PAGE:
Italian painter Gaetano Gandolfi died on 20 June 1802 in Bologna.

By Martina Bollini

Italian painter Gaetano Gandolfi died on 20 June 1802 in Bologna. Born in 1734 in San Matteo della Decima, near Bologna, Gaetano belonged to a family of artists: his brother Ubaldo and his son Mauro were successful painters too.

Gaetano trained at the Accademia Clementina in Bologna, with Felice Torelli and Ercole Lelli. An outstanding draughtsman, the young artist was commissioned a series of drawings reproducing the works of Pellegrino Tibaldi and Niccolò dell’Abate and a collection of drawings reproducing the most famous paintings of the churches of Bologna.

In 1760 Gaetano was awarded with a study trip in Venice, which allowed the painter to absorb the Venetian coloristic and painterly tradition. Back in Bologna, Gaetano acquired a leading position, gaining commissions for altarpieces and mythological paintings. From the 1770s onwards, his art became increasingly neo-classical, as it is evident in the monumental The Marriage at Cana (Bologna, Pinacoteca Nazionale) and in the cupola frescoes for the church of Santa Maria della Vita, Bologna.

Like his brother Ubaldo, Gaetano produced numerous character studies, in which the artist explored a variety of attitudes and expressions. These bust-length portraits betray his venetian influences as well as the knowledge of the most up-to-date European portraiture, which he could admire during his stay in London in 1788.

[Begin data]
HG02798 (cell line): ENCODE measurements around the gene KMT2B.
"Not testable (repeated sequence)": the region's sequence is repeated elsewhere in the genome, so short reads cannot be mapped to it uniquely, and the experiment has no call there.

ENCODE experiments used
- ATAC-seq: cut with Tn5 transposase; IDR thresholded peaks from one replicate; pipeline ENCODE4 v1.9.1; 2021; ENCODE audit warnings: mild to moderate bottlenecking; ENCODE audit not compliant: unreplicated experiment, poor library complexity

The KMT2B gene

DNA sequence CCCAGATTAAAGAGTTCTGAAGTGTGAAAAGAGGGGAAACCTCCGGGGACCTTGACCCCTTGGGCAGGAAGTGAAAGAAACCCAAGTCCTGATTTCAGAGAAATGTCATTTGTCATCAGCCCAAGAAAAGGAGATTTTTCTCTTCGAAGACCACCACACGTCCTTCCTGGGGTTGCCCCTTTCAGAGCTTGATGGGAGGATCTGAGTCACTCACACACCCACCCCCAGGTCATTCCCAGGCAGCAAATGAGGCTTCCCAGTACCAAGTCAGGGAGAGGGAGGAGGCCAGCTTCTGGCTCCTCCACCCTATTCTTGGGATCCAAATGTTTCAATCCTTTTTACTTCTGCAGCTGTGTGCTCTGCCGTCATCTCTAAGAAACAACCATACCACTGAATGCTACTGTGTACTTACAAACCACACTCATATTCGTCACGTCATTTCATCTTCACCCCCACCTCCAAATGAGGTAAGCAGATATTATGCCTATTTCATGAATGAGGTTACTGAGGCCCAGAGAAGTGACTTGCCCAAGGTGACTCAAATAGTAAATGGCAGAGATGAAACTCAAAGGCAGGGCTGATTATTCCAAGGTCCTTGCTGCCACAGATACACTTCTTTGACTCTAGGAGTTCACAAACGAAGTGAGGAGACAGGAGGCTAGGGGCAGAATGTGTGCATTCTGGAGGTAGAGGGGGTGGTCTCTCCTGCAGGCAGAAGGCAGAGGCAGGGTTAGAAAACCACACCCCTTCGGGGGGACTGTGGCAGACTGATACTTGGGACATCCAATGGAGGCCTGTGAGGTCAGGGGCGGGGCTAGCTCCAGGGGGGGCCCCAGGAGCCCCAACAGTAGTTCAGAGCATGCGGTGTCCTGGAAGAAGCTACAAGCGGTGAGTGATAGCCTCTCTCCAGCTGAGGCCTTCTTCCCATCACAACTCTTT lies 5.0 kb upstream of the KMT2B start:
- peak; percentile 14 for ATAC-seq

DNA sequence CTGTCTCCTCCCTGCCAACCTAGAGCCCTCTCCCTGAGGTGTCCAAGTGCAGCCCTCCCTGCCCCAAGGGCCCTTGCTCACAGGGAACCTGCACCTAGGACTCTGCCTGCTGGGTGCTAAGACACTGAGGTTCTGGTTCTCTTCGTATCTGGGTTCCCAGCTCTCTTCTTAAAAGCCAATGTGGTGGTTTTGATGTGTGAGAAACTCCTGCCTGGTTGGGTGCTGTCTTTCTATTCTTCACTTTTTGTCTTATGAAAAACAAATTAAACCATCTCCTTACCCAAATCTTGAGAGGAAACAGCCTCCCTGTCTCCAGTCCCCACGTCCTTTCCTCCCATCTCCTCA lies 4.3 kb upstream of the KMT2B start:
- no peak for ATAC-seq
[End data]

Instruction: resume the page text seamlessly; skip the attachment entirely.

Gaetano died in Bologna in 1802 at the age of sixty-eight, while playing bocce with friends.


Reference: D. Biagi Maino, GANDOLFI, Gaetano, in Dizionario Biografico degli Italiani, vol. 52 (1999).


Portrait of a Young Woman, 1767, Bologna, Pinacoteca Nazionale

Portrait of the Artist’s Daughter Marta, c. 1778, New York, The Morgan Library and Museum

Study of a Bearded Man, 1770s, Private collection

The Marriage at Cana, 1775, Bologna, Pinacoteca Nazionale (formerly in San Salvatore’s refectory)

Ulysse and Circe, 1766, Piacenza, Musei Civici di Palazzo Farnese.

Venus at Vulcan’s Forge, c. 1775, Private collection 

Joseph’s Dream, c. 1790, Private Collection

Orpheus and Eurydice, Private Collection

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